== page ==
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Cancer Res. 2013 May 15;73(10):3029-40. doi: 10.1158/0008-5472.CAN-12-3811. Epub 2013 Mar 8.

Cowden syndrome-related mutations in PTEN associate with enhanced proteasome activity.

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Genomic Medicine Institute, Cleveland Clinic, Cleveland, OH 44195, USA.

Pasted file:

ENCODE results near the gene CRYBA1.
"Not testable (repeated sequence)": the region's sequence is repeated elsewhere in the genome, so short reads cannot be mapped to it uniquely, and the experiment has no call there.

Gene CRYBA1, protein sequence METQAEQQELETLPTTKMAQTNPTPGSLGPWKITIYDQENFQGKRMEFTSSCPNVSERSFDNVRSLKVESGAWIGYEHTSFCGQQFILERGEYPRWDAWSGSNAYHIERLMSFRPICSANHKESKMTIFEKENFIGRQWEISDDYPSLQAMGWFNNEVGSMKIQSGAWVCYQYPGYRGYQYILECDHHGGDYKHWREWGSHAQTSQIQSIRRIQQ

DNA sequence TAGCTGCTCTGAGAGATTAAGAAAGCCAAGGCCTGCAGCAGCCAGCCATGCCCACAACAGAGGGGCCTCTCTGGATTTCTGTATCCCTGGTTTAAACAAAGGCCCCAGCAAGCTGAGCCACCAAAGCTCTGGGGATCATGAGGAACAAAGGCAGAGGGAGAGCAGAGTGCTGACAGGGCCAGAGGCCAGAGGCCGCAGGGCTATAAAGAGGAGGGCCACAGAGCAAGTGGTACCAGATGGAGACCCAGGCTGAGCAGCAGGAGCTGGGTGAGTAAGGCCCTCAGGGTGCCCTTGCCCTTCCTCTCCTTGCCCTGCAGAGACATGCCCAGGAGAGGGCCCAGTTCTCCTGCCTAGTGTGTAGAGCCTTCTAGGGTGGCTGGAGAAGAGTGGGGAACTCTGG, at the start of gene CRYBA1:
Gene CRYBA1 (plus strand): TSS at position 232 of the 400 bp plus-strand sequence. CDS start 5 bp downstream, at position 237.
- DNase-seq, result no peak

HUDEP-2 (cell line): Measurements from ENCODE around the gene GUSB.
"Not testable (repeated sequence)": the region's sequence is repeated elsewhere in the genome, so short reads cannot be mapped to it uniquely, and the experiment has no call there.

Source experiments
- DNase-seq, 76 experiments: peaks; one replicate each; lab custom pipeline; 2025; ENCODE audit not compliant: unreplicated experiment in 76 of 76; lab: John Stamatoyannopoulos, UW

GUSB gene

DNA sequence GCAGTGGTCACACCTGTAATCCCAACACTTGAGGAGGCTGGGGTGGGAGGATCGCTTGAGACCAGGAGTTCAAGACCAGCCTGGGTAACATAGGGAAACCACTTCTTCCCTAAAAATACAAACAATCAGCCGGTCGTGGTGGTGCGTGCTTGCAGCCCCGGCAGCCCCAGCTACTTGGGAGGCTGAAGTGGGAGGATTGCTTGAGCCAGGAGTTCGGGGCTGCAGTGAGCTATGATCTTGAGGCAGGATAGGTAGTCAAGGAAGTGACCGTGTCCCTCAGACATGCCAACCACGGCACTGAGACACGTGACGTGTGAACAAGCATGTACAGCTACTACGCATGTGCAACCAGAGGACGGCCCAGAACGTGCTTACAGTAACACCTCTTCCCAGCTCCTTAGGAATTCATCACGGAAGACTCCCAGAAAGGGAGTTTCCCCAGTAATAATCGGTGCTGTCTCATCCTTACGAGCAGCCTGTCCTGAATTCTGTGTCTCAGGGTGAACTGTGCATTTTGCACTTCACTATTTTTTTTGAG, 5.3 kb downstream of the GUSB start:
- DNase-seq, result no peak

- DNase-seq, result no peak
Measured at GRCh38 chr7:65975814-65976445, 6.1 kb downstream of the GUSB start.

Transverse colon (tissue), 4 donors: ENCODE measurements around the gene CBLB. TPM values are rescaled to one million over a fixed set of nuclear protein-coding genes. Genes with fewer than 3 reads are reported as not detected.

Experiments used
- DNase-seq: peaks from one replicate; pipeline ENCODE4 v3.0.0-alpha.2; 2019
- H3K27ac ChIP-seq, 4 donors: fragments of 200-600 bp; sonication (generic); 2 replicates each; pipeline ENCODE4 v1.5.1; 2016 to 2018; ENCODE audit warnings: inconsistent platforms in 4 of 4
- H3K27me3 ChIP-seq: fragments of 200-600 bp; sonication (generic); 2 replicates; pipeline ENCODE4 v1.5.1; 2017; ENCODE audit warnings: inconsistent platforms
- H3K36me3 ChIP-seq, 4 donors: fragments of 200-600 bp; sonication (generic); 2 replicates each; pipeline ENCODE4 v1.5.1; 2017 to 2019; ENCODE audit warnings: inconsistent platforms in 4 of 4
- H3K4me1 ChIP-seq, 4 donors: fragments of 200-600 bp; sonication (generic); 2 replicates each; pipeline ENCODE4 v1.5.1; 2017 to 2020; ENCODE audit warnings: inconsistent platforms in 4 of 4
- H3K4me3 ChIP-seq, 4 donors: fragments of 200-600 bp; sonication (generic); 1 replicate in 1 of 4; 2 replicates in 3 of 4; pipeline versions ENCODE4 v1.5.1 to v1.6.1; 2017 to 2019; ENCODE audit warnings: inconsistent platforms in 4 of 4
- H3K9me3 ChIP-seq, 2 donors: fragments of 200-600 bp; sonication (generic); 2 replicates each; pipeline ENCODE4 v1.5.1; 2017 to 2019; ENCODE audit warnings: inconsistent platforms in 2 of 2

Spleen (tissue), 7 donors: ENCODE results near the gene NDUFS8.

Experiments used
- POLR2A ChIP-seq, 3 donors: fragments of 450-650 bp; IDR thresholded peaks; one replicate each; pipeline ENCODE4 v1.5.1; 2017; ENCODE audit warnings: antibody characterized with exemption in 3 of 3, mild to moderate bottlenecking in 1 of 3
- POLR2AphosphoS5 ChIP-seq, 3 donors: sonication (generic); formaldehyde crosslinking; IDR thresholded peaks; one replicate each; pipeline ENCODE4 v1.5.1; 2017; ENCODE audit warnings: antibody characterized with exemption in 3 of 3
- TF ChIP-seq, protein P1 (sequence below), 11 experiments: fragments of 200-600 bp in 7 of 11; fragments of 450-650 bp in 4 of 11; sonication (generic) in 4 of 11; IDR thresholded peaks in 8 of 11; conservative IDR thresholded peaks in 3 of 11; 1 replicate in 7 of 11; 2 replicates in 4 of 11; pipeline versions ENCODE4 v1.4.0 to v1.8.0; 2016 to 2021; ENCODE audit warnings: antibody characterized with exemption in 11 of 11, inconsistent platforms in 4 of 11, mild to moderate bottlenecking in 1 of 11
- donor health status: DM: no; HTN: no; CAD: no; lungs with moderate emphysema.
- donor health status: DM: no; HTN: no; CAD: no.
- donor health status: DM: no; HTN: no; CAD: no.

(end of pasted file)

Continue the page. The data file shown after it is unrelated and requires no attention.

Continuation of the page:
Germline mutations in PTEN have been described in a spectrum of syndromes that are collectively known as PTEN hamartoma tumor syndrome (PHTS). In addition to being mutated in the germline in PHTS, somatic loss-of-function PTEN mutations are seen in a wide range of sporadic human tumors. Here, we show evidence of upregulated proteasome activity in PHTS-derived lymphoblasts, Pten knock-in mice and cell lines expressing missense and nonsense PTEN mutations. Notably, elevated nuclear proteasome activity occurred in cells expressing the nuclear mislocalized PTEN-K62R mutant, whereas elevated cytosolic proteasome activity was observed in cells expressing the cytosolic-predominant mutant PTEN (M3M4 and C136R). Treatment with proteasome inhibitor MG-132 was able to restore both nonsense and missense mutant PTEN protein levels in vitro. PHTS patients with destabilizing PTEN mutations and proteasome hyperactivity are more susceptible to develop neurologic symptoms such as mental retardation and autism than mutation-positive patients with normal proteasome activity. A detailed molecular and functional analysis shows that PTEN mutants most likely cause proteasome hyperactivity via 2 different mechanisms, namely, induction of proteotoxic stress and loss of protein phosphatase activity. These results provide novel insights into the cellular functions of PTEN and reveal molecular mechanisms whereby PTEN mutations increase proteasome activity and lead to neurologic phenotypes.

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